Seth Kaufman at The Situation Room
By Genie Davis
Through April 30th
Seth Kaufman is best known as a sculptor. His history is making things. “I teach materials of art and design at the Art Center College of Design in Pasadena,” he relates. “I’ve basically taught sculpture for sixteen years. People know me as someone who uses materials.”
At The Situation Room, a small but beautifully designed gallery-in-a-garage in Eagle Rock, Kaufman is making something with a whole new set of materials. Using photography to record a variety of Instagrammable creations, his show features two sets of 25 photo grids, and two large scale photographs, based on the work that Kaufman has been creating during what can only be described as a sea change in his artistic sensibility. “For awhile I was questioning whether I was going to call myself an artist, I was kind of at a standstill. We had a baby and when she was three or four, I started making her peanut butter and jelly sandwiches and cutting them into shapes, just trying to have fun with it and entertain her. But after months and months of doing that, I realized that this was not a casual pursuit, that I was making art. I was sharing my gift, my skills as a sculptor, with my daughter in the form of food.”
So Kaufman began to photograph his sandwich sculptures, and post them to Instagram, feeling, he says, as if he were entering into “uncharted territory. The photos I was posting, the photos that are in the exhibition, they are photographs of sculpture. They are documentations of an actual sculpture that I have created that exists for the moment of the photograph.”
Along with the medium of sculpted sandwiches – which is truly astonishing, miniature artifacts that are both tribal and abstract in nature – Kaufman began experimenting with thrift store finds, stacking dishes with fabric to create a mandala-like appearance. He’s also uncovered a technique that utilizes a beach trash can in Redondo Beach. “It frames very cinematically. Knowing it is a trash can I’m shooting through is kind of perverse; it is so beautiful, but you know you are viewing the world thru a stinky receptacle,” he laughs. Kaufman has been asked to document a friend’s pregnancy shot through that trash can, a series he is currently undertaking.
These series appear on Kaufman’s Instagram series #throughatrashcan; Instagram is also home to over 400 of his sandwich photos.
“So many of my peers over the years have sent me emails saying they use my peanut butter and jelly sandwich pieces for design classes. It’s so funny to arrive at sculpture and have it interpreted as a photograph or design,” he notes.
In his current solo exhibition, Please, now at The Situation Room, there are a grid of 25 PB&J sandwich photos, and another 25-photo grid depicting other photos from Kaufman’s Instagram work, including his plate pieces. Additionally, there are two 44 X 44 inch photographs on the opposite wall of the exhibition from the two grids. The large scale photos featured in this exhibition come from another of the artist’s series, which is also titled Please. It documents male hands with ornate nail polish designs. Behind this series is Kaufman’s desire as a feminist to take back the ownership of a male hand, “away from the increasingly negative narratives associated with…grotesquely imbalanced, entitled male behavior” in an attempt to “direct a social gaze to men’s capacity for benevolence, playfulness and nurturing.” Today’s political regime served as a trigger to create this work, according to Kaufman.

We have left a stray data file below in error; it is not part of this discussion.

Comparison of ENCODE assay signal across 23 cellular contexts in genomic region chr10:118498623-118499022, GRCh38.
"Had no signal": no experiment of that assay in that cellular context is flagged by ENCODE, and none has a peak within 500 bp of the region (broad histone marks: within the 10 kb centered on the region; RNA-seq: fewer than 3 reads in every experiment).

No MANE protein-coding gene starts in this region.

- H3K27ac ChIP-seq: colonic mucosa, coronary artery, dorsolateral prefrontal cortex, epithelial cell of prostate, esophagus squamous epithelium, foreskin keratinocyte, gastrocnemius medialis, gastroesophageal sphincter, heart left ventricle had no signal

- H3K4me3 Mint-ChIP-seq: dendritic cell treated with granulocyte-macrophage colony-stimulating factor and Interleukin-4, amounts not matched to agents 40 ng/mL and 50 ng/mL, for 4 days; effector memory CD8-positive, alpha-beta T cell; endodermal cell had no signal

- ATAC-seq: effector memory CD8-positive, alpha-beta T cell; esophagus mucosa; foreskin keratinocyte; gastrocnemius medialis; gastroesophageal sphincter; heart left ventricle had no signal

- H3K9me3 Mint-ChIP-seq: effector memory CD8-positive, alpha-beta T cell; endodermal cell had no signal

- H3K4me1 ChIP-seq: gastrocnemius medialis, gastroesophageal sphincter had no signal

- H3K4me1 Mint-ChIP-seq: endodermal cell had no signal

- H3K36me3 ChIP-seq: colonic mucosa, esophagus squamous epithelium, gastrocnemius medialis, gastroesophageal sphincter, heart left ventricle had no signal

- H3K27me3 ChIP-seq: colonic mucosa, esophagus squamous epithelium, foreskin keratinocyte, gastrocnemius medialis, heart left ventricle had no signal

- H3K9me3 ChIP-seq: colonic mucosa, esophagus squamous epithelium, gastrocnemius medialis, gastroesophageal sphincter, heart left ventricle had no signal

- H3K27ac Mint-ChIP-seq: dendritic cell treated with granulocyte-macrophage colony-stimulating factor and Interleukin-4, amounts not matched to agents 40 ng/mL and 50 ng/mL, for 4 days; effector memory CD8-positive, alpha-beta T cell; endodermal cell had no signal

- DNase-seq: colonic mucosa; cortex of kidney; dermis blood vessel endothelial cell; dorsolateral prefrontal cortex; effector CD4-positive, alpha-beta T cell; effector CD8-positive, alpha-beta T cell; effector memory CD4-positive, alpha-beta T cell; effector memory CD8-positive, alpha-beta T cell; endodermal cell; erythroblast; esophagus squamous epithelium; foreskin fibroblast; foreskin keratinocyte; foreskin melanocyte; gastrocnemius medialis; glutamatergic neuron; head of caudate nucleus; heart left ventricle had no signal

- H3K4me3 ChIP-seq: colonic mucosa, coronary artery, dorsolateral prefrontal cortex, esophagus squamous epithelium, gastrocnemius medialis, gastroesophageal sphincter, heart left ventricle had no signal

He describes both the series and the exhibition’s title as having two meanings of the word: to assuredly provide support and humbly ask for assistance. Re-entering the world of art exhibition after years away involved some of both meanings.
He’d met Micol Hebron, owner of The Situation Room, many years ago, and the two became fast friends. Recently Kaufman posted on Instagram about his plate series that “no one seems interested from a professional point of view, yet I am compelled to continue making them.” Hebron responded immediately saying she would show them in a “heartbeat.” And so she has, in a garage/gallery space glowing with light, a space Kaufman says he feels honored to exhibit in.
With Kaufman’s daughter now ten, he’s unresolved as to what he is doing in the art world at present. “I was just at a foundry the other day casting a nine foot stainless steel sculpture. I have some obligation to physical objects. I am still building custom furniture for the house that we built. I am speaking at the USC Architecture school.” But the photographs are likely here to stay. “I love what I’m doing now.”
See what Kaufman does both at The Situation Room in Eagle Rock, and on Instagram at sethkaufmanart. His exhibition will be on view through April 30th, and a closing is being planned.